A sacred site for Canadians—for whom ice hockey is a national obsession—the Hockey Hall of Fame holds a treasure trove of memorabilia, including the original Stanley Cup. Housed inside a grand 19th-century Bank of Montreal building, it also features interactive games including a virtual shoot-out where visitors can test their skills.
Because of its central location, the Hockey Hall of Fame is commonly seen from the outside during walking tours of Old Toronto and Downtown Toronto. To really appreciate the attraction, however, it’s necessary to go inside. Prebook an admission ticket and use mobile tickets for fast entry.
Once inside, explore the exhibits documenting hockey history and showcasing hockey memorabilia. Look for NHL trophies and a full-scale re-creation of the Montreal Canadiens’ dressing room. Try out your shooting and goalkeeping skills against life-size computer-simulated versions of top players at the NHLPA Game Time experience.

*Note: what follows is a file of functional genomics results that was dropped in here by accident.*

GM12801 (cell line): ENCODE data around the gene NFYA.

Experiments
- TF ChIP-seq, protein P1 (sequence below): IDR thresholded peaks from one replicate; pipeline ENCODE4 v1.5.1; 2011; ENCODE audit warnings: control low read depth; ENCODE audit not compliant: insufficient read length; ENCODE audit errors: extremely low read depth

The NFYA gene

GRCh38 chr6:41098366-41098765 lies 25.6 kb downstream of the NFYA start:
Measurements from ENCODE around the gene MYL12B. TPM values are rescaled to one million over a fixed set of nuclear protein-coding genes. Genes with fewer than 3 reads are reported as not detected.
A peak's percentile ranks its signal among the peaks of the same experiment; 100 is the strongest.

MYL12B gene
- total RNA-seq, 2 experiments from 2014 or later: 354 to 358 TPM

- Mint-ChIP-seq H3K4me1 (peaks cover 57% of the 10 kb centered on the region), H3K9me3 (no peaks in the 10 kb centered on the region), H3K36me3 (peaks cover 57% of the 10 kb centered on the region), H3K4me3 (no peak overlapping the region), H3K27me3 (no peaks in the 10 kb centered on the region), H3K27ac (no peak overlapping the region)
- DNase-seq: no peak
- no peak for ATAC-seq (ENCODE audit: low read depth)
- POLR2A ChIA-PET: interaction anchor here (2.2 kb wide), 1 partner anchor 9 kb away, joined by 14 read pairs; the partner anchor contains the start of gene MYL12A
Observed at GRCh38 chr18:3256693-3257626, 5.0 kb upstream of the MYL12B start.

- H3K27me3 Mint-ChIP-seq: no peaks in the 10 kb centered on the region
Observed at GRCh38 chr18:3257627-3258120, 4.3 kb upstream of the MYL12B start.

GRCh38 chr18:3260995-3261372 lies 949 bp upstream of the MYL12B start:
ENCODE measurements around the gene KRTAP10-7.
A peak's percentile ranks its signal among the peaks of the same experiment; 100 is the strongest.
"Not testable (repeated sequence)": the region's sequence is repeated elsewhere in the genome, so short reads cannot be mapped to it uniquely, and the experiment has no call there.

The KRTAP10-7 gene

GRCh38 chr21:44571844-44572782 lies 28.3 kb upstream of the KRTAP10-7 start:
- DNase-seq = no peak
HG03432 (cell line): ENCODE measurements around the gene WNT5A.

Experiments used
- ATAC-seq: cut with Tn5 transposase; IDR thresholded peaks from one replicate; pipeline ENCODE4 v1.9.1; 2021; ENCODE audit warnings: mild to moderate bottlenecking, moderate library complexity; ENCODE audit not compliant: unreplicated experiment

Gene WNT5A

Things to Know Before You Go
- The Hockey Hall of Fame is a must for hockey fans.
- If you’re coming during winter, stay warm by accessing the Hockey Hall of Fame via Toronto’s underground PATH network.
- All-day admission means you can leave and re-enter as much as you want over the course of the day.
- The Hockey Hall of Fame is wheelchair and stroller-accessible.
How to Get There
The Hockey Hall of Fame is just a 5-minute stroll from Union Station. Note that entrance to the Hockey Hall of Fame is via the Shopping Concourse Level of Brookfield Place, and not through the front doors of the bank building at Yonge and Front streets.
When to Get There
The Hockey Hall of Fame is busiest in summer, around Christmas, and during Canada’s March break. For a quieter experience, visit outside these times. Saturdays tend to be busy, so if you plan on going then, arrive early in the morning or late afternoon when crowds are lightest.
Other Hockey-Related Sights in Toronto
For hockey superfans, there are several more must-see pilgrimage spots in Toronto. Make your way to Maple Leaf Garden, the former home ground of the Toronto Maple Leafs and a designated National Historic Site of Canada. Another important sight for sport aficionados is the Scotiabank Arena (formerly the Air Canada Centre), the current home of the Toronto Maple Leafs and the NBA’s Toronto Raptors.